Inconsiderate Use of Devices in Public
By Sky Greene
I’m sure it’s happened to most of you. You’re sitting at your favorite coffee shop, minding your own business and suddenly the person at the table next to you starts talking and you snap to attention, trying to understand what he is saying to you, only to realize he is on his phone, which you can’t see because he has one of those stupid ear pieces in that is hidden unless you are staring at his ear. And he’s using his outside voice.
Being in the age of constantly new and changing technology is great. Really, it is. Most of the time. So much info is at our fingertips at any given moment and we can connect with people half way around the world at the click of a button. I love my phone, my computer, and my iPad, but I don’t consider them an extension of myself. They are not essential like my thumbs; something I need and rely on at all times. I have the ability to put my phone down and enjoy my surroundings. I can even power down for an entire week when I am on vacation (gasp)! I’m afraid that more and more individuals are unable do this. It makes me sad.
By the Furious Gazelle editors
It’s that time of the year again, when adults tell children that reindeer are mythical animals, but that Santa is real.
Back in the day, other kids delighted in telling me that I wouldn’t get a visit from Santa because I’m a Jew. I delighted in telling them that they wouldn’t either because he’s imaginary, how do you still believe in him you’re 7? It did not go over well. Can you blame me? My fellow seven year olds were spouting lies to my face. And believing in Santa for too long makes you look dumb– I was being helpful.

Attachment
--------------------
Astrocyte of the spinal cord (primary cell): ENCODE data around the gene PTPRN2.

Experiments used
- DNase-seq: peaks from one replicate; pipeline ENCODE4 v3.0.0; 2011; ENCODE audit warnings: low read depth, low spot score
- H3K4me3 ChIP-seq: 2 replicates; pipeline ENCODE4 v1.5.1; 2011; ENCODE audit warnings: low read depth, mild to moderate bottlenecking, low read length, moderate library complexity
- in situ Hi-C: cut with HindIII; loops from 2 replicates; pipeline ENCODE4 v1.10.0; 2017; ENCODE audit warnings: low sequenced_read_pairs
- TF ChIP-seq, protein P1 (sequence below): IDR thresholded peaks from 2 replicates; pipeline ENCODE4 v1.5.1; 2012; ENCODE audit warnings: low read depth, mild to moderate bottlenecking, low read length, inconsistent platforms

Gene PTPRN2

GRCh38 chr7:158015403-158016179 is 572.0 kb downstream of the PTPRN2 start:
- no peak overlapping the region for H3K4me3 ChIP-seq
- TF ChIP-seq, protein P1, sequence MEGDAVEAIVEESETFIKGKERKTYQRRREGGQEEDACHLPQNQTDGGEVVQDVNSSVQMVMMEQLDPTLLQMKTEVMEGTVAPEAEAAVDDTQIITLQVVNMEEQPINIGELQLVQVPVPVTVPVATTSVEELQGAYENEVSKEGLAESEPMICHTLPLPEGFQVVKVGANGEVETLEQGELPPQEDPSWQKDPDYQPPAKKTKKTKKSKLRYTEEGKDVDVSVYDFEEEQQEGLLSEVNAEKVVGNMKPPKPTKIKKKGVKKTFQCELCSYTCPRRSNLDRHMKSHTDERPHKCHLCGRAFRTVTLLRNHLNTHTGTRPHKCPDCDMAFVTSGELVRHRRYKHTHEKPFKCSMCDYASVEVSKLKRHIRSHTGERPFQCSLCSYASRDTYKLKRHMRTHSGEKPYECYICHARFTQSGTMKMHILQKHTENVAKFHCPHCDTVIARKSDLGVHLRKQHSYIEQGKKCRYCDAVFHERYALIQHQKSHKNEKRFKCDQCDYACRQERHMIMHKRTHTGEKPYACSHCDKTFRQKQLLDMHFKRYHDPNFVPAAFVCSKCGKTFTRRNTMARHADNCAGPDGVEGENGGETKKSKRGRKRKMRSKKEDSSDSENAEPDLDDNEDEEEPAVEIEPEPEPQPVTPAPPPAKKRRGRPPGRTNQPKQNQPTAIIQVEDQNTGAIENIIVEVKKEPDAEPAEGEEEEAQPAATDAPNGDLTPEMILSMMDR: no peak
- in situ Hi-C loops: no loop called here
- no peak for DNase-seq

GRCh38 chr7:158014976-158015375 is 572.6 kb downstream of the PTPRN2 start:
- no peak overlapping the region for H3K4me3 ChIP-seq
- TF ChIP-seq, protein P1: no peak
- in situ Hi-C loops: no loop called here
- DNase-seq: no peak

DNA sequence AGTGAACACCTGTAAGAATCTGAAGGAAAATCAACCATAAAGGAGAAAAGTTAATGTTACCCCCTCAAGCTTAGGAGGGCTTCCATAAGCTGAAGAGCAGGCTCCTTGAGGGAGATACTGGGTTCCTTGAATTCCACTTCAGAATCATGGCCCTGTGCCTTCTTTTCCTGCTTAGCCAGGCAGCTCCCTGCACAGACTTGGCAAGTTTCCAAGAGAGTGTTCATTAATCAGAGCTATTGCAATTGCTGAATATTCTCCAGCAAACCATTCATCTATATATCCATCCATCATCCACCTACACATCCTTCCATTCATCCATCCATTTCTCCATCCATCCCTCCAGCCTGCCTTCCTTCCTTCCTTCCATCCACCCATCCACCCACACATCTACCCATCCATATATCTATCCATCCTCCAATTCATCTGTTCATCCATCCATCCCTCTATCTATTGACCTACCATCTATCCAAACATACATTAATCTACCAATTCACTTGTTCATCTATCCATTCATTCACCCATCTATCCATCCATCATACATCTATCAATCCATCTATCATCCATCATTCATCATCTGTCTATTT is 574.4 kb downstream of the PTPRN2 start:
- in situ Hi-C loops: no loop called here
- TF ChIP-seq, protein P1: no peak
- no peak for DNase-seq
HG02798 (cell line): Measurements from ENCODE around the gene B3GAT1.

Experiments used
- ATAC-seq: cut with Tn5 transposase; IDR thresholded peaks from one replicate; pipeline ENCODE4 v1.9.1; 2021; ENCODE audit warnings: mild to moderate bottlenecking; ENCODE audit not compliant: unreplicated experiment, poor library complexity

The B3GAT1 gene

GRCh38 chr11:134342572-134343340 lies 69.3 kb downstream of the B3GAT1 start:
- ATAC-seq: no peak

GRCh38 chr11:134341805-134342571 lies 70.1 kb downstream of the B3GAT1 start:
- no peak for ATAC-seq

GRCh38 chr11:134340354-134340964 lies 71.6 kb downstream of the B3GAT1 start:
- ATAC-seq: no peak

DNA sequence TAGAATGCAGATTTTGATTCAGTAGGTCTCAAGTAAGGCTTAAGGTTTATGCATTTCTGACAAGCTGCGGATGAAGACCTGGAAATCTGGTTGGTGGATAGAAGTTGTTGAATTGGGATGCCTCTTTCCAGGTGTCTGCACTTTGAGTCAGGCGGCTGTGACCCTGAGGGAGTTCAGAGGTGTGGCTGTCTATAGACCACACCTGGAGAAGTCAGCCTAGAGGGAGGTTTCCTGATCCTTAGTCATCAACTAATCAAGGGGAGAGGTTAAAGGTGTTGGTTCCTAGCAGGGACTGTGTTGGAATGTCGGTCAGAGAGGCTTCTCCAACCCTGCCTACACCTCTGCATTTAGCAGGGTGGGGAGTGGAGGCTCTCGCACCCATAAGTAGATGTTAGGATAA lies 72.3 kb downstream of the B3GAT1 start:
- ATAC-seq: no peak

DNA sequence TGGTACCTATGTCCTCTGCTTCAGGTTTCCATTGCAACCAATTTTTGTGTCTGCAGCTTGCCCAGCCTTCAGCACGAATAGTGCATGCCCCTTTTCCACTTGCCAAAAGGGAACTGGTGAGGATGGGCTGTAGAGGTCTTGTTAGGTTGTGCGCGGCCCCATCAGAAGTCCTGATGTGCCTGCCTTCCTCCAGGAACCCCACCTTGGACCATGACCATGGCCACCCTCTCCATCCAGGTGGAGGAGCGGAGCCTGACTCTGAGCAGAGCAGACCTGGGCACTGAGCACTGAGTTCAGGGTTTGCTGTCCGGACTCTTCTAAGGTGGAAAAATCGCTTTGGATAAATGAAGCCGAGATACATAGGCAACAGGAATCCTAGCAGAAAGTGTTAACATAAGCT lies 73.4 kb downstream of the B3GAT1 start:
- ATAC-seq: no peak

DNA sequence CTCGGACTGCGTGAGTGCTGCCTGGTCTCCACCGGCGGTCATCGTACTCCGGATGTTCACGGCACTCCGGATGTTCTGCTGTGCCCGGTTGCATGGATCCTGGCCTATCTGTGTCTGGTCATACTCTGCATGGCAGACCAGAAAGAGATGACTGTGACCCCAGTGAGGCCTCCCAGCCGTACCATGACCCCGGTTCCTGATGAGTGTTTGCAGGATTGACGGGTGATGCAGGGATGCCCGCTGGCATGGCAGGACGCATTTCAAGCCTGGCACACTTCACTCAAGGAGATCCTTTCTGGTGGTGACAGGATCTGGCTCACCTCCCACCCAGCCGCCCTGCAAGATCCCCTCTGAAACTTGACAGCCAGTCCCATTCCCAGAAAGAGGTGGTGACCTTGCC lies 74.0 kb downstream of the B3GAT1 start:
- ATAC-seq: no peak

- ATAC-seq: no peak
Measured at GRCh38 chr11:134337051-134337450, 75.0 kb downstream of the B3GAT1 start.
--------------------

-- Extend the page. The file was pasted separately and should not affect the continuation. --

In retrospect, it wasn’t those kids’ fault. It was their parents’.
I know what you’re saying: lying to children can be fun, and hilarious. They are so easily confused by the world. Friends, I agree. Just the other day I told a toddler that I would give him a piece of candy, and instead I punched him on the nose. And we had a great laugh about it.
By e. kirshe
A disclaimer: Before you read the title and offer genuine advice about avoiding such an infuriating place I will tell you that, sadly, I work there and must navigate those putrid streets daily.
It has been slowly eating my soul.
To some Times Square is the beating heart of the city. It is alive with light and energy and conveniently towards the middle (like a heart!). The people who think this are tourists and they make me furious.
To tourists: I understand, I really do, that you’ve traveled, sometimes far, to be here and it’s all very new and exciting. What I don’t understand is why that makes you so damn rude.
That’s right, it’s not us, it’s you.
by Tess Tabak
A lot of people say that you can’t make a good living as an English major. The facts are very cold and hard: Most publishing houses are in New York City. Entry level publishing jobs pay very, very little, and New York City is very, very expensive.
When I graduated from college, I resolved to go into publishing, no matter how poorly paid it was. I would show the world that I really could make it work as an English major.
I can do this, I thought, in the naïveté of my youth. I can realize my dream of living in Brooklyn and being boho-poor like in Girls but still not actually so poor that I have to live on the street like a pigeon.
With Thanksgivukkah almost upon us we at the Gazelle would like to offer explanation and guidance:
Usually, Thanksgivukkah is not a word. If that’s news to you, well that’s just silly and you should educate yourself. Read on and share in a learning experience. Typically, Hanukkah and Thanksgiving have little to do with each other. One means a day off from school, or work, or whatever, and a chance to stuff yourself with pie. The other means no day off, and a lot of goyim asking you about the real Meaning of Hanukkah (which Jon Stewart’s “Can I Interest You In Hanukkah?” pretty well sums up).
BUT: this Thanksgiving an amazing crossover event is set to occur. And here’s how you can deal with the mishegas: